It should be a scarlet letter week. In honor of Banned Book Week, I’ve started to re-read Kurt Vonnegut’s Slaughterhouse-Five. Somehow I made it through high school and college without having been exposed to Vonnegut. A friend started me reading his works when I was about ready to start my Master’s degree, and I’ve always enjoyed coming back to him. When my daughter asked me why Slaughterhouse-Five had been placed on The List, I honestly couldn’t guess. Banning books, of course, is a scheme chiefly intended to keep children unexposed to ideas that adults find uncomfortable. We can’t go around telling other adults what not to think (although that hasn’t stopped many a religious tradition from trying), so some individuals figure that we can protect our unthinking young by putting in the corner literature that asks awkward questions. More radical conservative elements suggest destroying them. These are the true grapes of wrath.
Ideas can be wonderfully dangerous things. We now face a brave new world of internet access where ideas float lightly on the web and unless we watch our children constantly, we can’t control what they might see. Ideas as traditionally expressed in literature go through a tremendously long and convoluted birth process. We even use the language of conception to describe how they begin in one’s mind. Ideas implant, gestate, and grow. For the writer this might represent weeks, months, or years of writing, erasing, re-writing, and yes, parenting the idea. The written book has to meet the approval of publishers and only after yet another editing process are they pronounced fit to see the light of day as books. Having passed through many hands, many heads, such ideas become part of their culture. If we find them objectionable, well, isn’t that just part of life? Perhaps that is the largest message to be gleaned from the world of books: no one will be pleased with them all. Even the diary of a young girl will raise alarm.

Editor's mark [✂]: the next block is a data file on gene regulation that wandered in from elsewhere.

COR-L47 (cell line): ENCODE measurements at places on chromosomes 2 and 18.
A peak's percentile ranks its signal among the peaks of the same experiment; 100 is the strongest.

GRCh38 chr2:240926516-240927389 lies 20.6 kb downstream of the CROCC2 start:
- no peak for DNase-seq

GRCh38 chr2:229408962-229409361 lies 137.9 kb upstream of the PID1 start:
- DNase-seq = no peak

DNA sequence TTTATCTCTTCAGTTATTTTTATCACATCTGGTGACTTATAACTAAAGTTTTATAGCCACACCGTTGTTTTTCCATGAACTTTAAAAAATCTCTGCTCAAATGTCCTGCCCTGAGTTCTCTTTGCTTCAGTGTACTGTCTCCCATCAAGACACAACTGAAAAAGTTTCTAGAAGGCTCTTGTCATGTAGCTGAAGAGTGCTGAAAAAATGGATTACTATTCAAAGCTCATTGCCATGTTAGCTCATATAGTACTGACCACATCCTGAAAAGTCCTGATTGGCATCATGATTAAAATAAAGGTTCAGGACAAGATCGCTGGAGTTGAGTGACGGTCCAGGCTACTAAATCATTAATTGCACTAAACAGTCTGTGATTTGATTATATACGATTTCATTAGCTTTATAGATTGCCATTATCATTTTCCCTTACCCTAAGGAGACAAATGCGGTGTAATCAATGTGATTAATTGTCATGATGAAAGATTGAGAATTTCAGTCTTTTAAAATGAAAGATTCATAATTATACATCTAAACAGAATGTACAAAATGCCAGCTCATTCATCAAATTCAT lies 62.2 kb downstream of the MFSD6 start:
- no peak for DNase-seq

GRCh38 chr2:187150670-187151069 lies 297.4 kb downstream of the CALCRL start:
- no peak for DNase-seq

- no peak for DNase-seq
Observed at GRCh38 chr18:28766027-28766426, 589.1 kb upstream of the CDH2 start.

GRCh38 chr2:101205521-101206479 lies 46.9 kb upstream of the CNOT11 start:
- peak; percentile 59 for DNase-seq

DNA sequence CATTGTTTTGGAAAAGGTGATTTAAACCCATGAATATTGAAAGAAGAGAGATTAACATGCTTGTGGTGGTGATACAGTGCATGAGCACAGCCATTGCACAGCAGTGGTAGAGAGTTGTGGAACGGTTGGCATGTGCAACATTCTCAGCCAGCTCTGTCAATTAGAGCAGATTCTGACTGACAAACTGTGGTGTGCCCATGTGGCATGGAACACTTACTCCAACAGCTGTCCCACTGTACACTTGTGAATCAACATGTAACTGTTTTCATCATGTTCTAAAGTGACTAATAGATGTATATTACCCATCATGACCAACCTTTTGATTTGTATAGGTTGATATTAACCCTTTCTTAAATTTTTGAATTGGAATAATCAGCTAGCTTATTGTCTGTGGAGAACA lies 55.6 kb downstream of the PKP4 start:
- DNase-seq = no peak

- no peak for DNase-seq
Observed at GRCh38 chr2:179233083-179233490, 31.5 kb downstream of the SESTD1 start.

Some of the finest literature to escape human minds has been challenged or banned. Ironically, in the land of the free and the home of the brave fear of books runs at a fever pitch seldom encountered elsewhere. Afraid of mice and men. What has made this country such a wonderful experiment—the embracing of diversity—has somehow morphed into a neighborhood where nobody feels safe if there are objectionable words on the bookshelf. Ironically Ray Bradbury’s critique of banning books, Fahrenheit 451, is itself a banned book. What most proponents of stopping literature probably don’t realize is that according to OCLC, the source for library data, the most banned book of all time is the Bible. To be honest, those who’ve read it know that it has sex and violence and many other adult situations. In the original languages there are even “swears.” Maybe it’s time people just grew up. The best way to accomplish that is to read a book. Hey, it’s a jungle out there.